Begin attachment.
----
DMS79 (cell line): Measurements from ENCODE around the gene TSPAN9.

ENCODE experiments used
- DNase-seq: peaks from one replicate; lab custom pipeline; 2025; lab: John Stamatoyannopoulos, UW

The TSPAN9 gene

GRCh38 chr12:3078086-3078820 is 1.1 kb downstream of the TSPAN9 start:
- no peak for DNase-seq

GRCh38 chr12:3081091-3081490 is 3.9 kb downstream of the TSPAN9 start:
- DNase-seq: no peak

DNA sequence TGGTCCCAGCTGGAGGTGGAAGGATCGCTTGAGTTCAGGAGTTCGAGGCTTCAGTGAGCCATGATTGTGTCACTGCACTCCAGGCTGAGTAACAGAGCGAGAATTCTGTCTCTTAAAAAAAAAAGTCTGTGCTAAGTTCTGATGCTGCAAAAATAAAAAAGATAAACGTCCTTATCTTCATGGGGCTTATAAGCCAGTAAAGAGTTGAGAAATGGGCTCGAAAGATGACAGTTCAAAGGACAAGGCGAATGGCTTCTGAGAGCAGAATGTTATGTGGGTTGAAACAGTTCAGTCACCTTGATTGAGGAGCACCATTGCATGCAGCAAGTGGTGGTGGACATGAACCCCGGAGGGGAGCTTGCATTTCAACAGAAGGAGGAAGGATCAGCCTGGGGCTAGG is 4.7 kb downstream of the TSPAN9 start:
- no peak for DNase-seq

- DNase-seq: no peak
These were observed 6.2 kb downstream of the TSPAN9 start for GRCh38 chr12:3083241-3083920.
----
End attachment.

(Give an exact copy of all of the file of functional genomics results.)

DMS79 (cell line): Measurements from ENCODE around the gene TSPAN9.

ENCODE experiments used
- DNase-seq: peaks from one replicate; lab custom pipeline; 2025; lab: John Stamatoyannopoulos, UW

The TSPAN9 gene

GRCh38 chr12:3078086-3078820 is 1.1 kb downstream of the TSPAN9 start:
- no peak for DNase-seq

GRCh38 chr12:3081091-3081490 is 3.9 kb downstream of the TSPAN9 start:
- DNase-seq: no peak

DNA sequence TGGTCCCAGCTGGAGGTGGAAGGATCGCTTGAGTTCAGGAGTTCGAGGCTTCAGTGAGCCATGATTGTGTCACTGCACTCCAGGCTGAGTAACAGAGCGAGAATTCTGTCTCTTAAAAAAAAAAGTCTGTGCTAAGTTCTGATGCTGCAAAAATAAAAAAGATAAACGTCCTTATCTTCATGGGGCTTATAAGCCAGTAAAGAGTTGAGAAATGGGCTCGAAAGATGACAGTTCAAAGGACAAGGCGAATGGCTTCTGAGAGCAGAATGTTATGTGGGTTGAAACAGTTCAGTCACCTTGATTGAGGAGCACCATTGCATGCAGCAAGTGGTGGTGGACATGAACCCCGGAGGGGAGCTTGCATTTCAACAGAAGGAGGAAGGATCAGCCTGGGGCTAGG is 4.7 kb downstream of the TSPAN9 start:
- no peak for DNase-seq

- DNase-seq: no peak
These were observed 6.2 kb downstream of the TSPAN9 start for GRCh38 chr12:3083241-3083920.